Descendant of founding family in Fort Myers weighs in on Robert E. Lee bust removal
The statue of Robert E. Lee in downtown Fort Myers has long been a point of contention, and last week, it was removed out of fear of it being destroyed. Now, an important voice in the community is weighing in on the issue of whether it should be put back up or removed permanently.
“It serves as a constant reminder of a time period you know in our history that created a lot of controversy and hate and horrible vile things,” said Keri Hendry of the bust.
Hendry’s family was one of the first families to settle in Fort Myers after the Civil War. “It was a fort during the Seminole Indian wars, and then it became a Union fort during the civil war, and then once the Civil War ended, families moved in,” Hendry said.
Because of this, Hendry thinks it’s important to honor history but also heal her community, so she’s come up with a sort of middle ground: Put the bust in a museum and replace it with a ‘freedom fountain.’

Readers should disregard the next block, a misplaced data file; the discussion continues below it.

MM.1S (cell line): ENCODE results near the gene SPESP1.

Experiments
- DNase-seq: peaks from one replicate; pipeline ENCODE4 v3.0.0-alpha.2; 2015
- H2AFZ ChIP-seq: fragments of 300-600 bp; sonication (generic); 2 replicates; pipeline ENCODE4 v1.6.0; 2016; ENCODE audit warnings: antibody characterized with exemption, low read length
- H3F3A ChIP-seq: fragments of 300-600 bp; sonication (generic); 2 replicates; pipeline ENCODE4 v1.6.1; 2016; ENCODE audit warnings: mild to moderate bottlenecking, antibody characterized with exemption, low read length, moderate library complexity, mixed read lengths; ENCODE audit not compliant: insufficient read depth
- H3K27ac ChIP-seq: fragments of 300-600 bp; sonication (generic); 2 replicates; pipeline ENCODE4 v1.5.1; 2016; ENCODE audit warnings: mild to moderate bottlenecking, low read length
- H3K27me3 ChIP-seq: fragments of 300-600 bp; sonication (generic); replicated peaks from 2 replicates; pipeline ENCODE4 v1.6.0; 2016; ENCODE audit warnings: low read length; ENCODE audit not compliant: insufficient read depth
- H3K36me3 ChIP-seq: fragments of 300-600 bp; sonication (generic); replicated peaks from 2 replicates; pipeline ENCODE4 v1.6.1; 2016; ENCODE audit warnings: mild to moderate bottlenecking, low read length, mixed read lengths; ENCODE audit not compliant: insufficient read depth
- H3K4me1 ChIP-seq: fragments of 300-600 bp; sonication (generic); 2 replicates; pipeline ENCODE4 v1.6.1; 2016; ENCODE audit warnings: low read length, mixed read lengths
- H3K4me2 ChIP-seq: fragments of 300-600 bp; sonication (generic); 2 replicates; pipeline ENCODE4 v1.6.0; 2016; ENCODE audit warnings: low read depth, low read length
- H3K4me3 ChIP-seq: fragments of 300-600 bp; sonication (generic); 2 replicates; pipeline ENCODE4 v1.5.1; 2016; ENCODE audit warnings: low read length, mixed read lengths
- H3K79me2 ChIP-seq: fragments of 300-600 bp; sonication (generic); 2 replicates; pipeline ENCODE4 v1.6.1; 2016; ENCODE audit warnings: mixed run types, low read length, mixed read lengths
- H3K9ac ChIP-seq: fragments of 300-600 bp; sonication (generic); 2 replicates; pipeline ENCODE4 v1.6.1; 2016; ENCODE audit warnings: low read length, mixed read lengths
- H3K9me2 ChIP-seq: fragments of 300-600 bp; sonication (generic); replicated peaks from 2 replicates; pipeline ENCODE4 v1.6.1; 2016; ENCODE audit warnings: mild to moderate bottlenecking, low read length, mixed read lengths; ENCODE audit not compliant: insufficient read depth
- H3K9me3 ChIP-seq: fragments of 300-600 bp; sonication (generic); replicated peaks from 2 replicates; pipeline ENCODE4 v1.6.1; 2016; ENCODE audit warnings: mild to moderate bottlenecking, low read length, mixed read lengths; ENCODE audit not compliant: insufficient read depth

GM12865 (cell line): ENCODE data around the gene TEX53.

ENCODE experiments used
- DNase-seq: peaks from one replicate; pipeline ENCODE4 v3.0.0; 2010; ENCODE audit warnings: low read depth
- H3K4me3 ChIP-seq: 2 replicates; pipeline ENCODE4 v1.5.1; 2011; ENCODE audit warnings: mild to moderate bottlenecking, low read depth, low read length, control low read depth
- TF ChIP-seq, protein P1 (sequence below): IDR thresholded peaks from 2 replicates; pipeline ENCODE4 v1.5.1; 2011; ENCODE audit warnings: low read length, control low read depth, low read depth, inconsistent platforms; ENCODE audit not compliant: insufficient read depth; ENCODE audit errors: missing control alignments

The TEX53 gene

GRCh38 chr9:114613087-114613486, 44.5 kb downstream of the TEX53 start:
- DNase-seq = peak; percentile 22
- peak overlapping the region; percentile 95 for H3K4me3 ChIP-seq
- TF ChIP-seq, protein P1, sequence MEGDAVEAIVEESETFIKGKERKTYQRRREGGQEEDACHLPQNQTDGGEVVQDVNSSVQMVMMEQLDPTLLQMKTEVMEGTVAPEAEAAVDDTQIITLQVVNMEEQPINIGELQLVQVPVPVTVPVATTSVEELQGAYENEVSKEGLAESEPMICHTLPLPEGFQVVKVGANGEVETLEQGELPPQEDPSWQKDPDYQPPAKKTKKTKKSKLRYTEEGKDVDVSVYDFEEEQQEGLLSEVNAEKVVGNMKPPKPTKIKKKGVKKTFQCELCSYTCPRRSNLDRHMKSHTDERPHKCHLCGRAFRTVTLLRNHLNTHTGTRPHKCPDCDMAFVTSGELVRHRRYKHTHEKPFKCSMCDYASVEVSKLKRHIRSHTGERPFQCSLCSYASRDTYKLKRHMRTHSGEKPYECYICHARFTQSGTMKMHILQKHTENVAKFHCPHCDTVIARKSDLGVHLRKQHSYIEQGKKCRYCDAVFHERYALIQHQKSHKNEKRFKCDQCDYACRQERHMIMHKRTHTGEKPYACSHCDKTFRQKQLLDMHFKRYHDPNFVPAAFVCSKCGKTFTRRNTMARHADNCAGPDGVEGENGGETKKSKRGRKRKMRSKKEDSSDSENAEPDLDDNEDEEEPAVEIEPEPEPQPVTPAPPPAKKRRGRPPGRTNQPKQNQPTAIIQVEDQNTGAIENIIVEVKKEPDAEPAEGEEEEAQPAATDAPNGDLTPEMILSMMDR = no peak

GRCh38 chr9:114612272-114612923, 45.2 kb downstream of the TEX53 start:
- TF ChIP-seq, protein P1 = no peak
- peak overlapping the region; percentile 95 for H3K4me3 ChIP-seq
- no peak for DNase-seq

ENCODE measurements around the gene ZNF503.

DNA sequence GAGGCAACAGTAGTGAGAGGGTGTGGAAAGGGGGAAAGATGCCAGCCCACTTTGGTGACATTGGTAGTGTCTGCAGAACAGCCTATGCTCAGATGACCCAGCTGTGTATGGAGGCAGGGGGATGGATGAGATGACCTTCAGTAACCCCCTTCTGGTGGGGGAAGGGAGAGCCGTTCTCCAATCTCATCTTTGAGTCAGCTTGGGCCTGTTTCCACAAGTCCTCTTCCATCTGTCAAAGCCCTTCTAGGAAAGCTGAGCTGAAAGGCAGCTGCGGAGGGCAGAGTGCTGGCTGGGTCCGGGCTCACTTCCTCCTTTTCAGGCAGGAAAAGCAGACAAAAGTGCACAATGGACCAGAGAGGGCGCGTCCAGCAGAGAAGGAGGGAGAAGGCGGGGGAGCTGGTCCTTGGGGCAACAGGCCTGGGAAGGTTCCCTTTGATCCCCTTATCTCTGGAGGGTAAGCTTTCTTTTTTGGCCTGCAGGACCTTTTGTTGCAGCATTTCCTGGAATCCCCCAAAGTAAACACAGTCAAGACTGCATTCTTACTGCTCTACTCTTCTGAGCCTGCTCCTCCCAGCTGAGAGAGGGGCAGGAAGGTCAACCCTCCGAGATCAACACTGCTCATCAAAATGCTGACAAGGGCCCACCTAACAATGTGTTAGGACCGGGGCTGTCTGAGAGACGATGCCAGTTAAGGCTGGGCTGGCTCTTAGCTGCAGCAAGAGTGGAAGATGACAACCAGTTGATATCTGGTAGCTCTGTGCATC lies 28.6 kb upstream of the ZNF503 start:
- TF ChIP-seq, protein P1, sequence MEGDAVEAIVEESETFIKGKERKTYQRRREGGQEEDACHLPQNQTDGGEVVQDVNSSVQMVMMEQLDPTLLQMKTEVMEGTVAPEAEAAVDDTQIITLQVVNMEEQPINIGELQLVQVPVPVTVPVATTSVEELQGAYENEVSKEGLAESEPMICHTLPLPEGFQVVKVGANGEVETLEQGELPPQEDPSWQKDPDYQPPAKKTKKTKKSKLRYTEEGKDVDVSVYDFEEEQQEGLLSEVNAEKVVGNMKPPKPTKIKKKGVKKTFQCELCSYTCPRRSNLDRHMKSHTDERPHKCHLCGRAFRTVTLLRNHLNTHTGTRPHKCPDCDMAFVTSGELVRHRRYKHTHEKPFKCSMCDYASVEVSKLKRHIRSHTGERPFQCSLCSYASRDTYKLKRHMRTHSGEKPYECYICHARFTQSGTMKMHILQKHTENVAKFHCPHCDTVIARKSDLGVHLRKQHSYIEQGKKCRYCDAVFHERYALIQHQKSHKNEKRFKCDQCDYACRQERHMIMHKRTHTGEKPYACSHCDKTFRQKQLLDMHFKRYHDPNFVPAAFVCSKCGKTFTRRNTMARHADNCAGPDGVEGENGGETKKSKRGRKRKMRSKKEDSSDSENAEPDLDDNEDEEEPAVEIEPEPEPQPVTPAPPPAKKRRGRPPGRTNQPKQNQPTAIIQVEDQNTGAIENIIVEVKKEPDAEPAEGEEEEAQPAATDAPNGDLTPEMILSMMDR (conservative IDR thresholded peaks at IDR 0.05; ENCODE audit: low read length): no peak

“Commission a local artist to create it and have a place where people can come and sit and reflect and change it from a place of controversy and pain to a place of peace,” she said.
And one city councilman agrees. “I think it’s a great opportunity. It could be a healing process to bring us together instead of continuing to go down this road of division,” said Johnny Streets.
Fort Myers City Council will discuss the issue at their meeting on Monday.
Protests all around the country, whether peaceful or otherwise, are forcing the conversations about what these monuments and relics really represent and if they have a place in the present and future. Some cities and states are deciding to remove theirs.
Robert W. Lee IV, the fourth great-nephew of Robert E. Lee, is supporting the decision for the statute in Virginia. Lee, a reverend, said his great-great-grandfather would not want a statue of himself on display.
Lee quoted his great-great-grandfather in saying, “I think it’s wiser not to keep open the sores of the war…”